In November 2013, I visited the State University of New York at Oneonta, and I had the opportunity to talk with a number of faculty and students. Most of them were from the Department of Earth and Atmospheric Sciences, the other natural sciences, and the Department of Women’s and Gender Studies. In one of these sessions, I met a student who is pursuing a major in physics education and a minor in women’s and gender studies, and she offered some interesting insights into leadership – and roller derby.
This student is part of the Hill City Rollers (if you’ve ever been to Oneonta, NY, you’ll know why the club name refers to the hills), and she is passionate about roller derby. She is an active participant in the sport, and she emphasized the value she finds in it. Here are a few examples of the lessons she has derived from participating in this sport:
- Participants are not judged by their appearance, but rather by their ability to contribute to the team. Clubs promote their focus on “enabling people of all levels of ability, ages, and body types to train to play a sport.”
- Players develop leadership skills through commitment to the sport, training, working as part of a team, and supporting the community.
- Players are simultaneously engaged in offense and defense, which makes the strategy and planning particularly complicated.
- Roller derby teams typically have members from all walks of life – secretaries, lawyers, teachers, doctors, students, and homemakers.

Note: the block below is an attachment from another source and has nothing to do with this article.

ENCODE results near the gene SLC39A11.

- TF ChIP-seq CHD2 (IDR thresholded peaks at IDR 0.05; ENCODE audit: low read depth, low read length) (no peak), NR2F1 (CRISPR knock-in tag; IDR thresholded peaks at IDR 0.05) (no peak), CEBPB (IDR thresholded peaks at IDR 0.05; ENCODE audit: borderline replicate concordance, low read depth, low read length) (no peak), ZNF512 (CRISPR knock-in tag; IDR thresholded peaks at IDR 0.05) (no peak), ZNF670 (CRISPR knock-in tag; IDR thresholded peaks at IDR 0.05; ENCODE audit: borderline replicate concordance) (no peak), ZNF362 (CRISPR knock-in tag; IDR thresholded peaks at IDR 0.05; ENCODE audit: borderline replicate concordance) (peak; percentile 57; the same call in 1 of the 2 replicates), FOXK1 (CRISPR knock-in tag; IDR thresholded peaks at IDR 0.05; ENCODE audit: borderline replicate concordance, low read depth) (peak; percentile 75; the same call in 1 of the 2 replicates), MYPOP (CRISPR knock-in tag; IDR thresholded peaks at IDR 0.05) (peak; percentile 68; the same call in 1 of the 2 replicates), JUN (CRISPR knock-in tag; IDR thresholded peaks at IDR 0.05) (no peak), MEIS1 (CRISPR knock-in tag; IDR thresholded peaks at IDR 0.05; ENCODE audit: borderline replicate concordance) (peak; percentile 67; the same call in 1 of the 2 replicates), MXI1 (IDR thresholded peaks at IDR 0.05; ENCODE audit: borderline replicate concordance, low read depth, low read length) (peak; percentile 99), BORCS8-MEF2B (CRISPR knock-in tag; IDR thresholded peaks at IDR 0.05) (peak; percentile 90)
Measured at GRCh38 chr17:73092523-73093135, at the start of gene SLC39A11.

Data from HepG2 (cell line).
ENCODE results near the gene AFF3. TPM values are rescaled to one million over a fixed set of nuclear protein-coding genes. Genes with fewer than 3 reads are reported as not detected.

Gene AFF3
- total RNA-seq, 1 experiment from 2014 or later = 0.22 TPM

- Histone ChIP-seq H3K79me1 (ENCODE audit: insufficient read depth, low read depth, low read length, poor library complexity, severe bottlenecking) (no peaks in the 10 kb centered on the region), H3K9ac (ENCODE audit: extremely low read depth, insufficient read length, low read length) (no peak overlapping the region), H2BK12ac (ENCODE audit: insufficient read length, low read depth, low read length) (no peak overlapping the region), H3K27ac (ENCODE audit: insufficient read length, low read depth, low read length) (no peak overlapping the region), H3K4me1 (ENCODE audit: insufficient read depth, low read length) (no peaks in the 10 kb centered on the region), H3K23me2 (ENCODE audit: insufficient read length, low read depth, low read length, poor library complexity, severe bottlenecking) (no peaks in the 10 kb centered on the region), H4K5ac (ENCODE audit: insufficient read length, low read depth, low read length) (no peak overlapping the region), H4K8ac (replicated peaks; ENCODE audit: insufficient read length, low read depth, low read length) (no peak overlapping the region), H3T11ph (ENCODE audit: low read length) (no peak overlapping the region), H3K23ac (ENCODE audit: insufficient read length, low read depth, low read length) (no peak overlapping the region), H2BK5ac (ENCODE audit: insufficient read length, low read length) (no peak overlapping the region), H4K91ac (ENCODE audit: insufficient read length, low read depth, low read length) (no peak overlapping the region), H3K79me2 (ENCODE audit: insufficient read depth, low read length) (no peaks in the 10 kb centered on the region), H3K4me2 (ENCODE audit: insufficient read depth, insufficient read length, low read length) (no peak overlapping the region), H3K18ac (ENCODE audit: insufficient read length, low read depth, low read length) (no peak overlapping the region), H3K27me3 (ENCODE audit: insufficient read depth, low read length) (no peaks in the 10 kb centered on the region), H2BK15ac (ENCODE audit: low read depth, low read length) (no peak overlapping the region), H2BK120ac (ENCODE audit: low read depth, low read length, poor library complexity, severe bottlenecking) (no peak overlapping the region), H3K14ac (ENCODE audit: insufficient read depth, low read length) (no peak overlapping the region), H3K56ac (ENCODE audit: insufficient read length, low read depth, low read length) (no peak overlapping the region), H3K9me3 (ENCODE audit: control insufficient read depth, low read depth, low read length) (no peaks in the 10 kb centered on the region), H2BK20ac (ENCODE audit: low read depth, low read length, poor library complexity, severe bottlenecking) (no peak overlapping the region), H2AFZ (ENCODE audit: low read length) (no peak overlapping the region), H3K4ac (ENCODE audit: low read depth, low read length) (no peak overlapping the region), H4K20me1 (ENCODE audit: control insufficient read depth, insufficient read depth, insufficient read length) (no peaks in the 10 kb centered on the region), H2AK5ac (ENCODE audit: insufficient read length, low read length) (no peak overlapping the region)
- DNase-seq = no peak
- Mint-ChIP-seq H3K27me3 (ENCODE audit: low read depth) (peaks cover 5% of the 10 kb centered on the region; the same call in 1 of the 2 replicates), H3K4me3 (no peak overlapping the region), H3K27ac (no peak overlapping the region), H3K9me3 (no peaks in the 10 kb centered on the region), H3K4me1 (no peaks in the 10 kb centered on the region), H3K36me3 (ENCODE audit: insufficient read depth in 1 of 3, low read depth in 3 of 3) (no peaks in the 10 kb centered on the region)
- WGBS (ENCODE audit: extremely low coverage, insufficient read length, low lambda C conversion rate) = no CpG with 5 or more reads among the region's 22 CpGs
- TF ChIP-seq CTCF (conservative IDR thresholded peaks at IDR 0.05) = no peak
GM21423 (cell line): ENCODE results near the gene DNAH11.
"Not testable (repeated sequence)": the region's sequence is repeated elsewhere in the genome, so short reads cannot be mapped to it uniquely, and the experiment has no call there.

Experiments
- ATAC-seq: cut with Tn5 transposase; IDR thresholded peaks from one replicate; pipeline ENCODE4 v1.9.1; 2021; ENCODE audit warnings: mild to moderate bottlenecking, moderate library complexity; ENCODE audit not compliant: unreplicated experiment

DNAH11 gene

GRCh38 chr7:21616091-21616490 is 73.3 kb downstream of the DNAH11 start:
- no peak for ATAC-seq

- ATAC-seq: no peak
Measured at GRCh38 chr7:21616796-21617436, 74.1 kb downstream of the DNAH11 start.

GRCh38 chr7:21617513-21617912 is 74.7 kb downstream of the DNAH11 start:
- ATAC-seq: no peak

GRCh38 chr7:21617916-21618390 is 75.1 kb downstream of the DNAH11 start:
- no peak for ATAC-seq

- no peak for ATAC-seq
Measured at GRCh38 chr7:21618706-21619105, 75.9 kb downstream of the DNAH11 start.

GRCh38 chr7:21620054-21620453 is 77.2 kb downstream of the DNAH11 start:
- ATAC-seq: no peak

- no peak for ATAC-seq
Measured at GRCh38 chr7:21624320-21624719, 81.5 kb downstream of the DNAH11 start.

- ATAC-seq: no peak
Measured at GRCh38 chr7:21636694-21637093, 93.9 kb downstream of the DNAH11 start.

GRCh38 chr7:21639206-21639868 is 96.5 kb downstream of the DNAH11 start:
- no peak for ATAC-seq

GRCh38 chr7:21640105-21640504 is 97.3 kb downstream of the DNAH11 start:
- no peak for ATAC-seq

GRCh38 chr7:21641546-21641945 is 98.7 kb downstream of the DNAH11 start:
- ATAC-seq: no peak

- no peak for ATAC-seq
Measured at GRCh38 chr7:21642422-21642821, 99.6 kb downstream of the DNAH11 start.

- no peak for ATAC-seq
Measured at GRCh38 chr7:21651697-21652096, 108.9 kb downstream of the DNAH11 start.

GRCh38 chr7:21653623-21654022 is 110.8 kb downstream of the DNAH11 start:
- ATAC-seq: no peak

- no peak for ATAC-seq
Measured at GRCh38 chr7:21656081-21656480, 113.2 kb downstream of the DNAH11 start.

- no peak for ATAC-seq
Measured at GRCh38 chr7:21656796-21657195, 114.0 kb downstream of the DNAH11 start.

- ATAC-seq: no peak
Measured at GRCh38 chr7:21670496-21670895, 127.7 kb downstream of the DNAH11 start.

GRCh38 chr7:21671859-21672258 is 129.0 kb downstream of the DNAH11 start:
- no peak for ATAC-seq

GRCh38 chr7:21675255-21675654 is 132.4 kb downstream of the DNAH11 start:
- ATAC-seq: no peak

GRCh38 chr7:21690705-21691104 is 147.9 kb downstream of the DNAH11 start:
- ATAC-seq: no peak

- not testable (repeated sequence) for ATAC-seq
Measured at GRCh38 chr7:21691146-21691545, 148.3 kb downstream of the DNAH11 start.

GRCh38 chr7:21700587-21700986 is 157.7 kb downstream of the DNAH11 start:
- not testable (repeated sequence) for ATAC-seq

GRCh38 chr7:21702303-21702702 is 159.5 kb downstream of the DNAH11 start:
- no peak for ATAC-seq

- Roller derby players take the competition seriously, but they seem to keep their sense of humor about the sport.
I appreciate the sense of community and the spirit that are part of this sport. Here’s a website posting from the Hill City Rollers, dated December 13, 2013: “Ok, so we lost. 122-237. But WE had an awesome STAR PASS! And a KILLER LAST JAM!!! 23 point by Vicious Vixen!! Congratulations to Troublemaker for doing really well in her FIRST BOUT!”
Today, more than 1,000 women-owned roller derby leagues exist around the globe. In the past, the bouts were staged (think “professional wrestling”), but this rarely happens now. Or so I am told. Most of the people I have talked with find the scoring impossible to follow – and I admit was more confused after reading the roller derby rules than I was before.
I haven’t been to a roller derby match since I met this student in Oneonta. In fact, I’ve never been a roller derby event ever, but I think that’s going to change. The Atlanta Rollergirls 2014 season begins in February.